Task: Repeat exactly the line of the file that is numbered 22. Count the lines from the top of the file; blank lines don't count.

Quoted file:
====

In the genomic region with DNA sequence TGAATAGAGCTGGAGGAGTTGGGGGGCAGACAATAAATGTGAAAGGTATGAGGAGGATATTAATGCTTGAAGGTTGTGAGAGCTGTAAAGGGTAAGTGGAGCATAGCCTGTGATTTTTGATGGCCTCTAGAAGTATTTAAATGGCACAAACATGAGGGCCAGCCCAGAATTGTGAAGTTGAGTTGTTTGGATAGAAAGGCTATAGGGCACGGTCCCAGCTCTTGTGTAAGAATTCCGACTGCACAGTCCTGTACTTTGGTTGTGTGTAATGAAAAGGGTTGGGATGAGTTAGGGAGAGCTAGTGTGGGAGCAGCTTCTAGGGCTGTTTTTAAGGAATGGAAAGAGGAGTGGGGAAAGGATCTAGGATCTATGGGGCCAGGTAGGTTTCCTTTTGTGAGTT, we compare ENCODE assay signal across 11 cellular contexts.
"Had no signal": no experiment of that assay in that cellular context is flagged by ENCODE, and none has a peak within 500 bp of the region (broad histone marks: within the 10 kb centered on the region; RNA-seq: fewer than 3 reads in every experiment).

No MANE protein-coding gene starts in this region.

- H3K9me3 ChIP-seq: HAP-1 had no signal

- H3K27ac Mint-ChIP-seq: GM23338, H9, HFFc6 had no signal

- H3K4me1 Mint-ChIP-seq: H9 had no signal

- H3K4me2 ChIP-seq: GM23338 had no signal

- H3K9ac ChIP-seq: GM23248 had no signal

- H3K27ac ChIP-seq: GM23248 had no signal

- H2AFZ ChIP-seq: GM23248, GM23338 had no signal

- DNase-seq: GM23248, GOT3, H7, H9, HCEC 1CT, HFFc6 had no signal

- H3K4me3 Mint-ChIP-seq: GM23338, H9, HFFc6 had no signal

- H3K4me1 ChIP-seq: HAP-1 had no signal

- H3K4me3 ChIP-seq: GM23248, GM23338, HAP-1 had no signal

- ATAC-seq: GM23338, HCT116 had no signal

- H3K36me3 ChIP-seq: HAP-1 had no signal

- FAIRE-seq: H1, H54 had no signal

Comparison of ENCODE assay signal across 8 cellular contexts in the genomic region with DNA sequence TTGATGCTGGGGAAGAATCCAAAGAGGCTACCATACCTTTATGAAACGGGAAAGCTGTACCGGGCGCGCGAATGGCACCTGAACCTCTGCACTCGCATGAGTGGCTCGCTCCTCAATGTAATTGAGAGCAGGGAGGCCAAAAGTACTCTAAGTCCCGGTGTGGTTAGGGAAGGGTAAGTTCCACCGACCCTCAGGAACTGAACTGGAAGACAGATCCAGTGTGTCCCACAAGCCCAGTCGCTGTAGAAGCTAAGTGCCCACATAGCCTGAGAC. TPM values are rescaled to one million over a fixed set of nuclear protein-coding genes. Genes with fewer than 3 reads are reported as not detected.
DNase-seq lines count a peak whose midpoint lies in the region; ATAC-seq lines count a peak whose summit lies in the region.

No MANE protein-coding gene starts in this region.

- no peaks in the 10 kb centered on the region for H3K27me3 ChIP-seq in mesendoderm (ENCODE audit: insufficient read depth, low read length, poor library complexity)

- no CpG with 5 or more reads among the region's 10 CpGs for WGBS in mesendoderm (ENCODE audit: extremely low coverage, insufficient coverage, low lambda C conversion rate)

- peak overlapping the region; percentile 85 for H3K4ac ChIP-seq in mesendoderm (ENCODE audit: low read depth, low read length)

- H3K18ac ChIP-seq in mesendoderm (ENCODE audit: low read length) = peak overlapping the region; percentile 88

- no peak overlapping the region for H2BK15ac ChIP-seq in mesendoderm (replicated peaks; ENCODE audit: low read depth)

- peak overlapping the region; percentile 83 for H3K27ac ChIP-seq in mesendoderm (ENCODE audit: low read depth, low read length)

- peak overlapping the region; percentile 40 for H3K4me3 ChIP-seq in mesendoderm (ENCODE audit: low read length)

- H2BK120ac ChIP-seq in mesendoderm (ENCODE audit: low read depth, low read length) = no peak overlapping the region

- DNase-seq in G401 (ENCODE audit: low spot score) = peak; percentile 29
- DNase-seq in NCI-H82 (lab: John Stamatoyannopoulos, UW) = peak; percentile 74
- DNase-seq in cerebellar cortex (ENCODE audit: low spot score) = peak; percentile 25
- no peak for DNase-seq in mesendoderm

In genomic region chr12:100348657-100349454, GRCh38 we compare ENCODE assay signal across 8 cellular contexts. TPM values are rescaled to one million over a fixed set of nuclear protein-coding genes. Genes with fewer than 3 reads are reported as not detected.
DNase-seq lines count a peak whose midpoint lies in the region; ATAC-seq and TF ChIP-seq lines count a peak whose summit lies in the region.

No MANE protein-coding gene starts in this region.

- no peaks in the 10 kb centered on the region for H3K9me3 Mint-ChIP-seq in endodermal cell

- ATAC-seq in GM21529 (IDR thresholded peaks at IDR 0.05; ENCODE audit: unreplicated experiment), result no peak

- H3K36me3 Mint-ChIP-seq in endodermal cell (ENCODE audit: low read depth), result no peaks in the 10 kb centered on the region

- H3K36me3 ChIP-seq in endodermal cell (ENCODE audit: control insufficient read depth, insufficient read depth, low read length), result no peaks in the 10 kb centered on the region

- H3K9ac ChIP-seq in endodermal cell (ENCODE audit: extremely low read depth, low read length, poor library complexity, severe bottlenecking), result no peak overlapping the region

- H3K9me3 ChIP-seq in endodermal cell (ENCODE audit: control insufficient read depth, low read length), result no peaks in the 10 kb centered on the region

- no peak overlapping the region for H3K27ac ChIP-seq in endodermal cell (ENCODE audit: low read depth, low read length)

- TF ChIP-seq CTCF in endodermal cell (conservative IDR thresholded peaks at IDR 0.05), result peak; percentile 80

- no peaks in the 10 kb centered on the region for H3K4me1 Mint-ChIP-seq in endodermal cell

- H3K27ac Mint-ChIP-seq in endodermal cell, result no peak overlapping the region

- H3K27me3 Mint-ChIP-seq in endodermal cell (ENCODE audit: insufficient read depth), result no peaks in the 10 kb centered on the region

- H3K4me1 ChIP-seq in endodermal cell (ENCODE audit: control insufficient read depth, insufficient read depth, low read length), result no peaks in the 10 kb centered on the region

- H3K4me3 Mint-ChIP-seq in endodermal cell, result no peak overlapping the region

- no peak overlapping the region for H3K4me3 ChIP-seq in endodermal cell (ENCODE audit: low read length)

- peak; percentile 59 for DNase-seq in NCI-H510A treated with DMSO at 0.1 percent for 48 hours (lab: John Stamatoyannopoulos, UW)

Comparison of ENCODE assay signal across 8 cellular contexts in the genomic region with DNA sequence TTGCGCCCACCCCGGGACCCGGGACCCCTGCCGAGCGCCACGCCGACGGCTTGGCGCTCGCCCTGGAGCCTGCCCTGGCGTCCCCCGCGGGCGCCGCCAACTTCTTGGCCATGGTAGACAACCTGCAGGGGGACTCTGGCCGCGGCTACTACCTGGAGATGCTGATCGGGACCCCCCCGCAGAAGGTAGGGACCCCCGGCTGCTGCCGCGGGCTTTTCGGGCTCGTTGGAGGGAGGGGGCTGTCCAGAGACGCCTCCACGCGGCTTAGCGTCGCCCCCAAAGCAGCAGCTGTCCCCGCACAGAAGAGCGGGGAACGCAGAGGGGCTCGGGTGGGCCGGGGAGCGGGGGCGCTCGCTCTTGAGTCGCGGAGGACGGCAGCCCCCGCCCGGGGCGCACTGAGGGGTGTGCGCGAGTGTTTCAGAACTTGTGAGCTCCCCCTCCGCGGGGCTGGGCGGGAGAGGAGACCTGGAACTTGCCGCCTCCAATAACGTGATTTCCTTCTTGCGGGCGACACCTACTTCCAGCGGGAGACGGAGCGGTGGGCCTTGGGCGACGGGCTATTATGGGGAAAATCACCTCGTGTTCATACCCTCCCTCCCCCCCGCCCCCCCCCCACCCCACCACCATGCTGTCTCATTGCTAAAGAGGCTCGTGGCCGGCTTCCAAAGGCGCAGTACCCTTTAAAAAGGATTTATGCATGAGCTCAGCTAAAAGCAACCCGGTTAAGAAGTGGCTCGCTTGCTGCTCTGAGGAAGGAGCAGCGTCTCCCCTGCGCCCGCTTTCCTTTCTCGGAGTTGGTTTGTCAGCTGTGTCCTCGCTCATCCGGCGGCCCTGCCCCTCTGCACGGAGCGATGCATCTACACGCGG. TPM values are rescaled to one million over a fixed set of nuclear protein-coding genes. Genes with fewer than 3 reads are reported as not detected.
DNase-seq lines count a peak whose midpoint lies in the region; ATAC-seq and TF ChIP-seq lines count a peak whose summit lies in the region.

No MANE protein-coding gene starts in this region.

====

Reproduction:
- no CpG with 5 or more reads among the region's 10 CpGs for WGBS in mesendoderm (ENCODE audit: extremely low coverage, insufficient coverage, low lambda C conversion rate)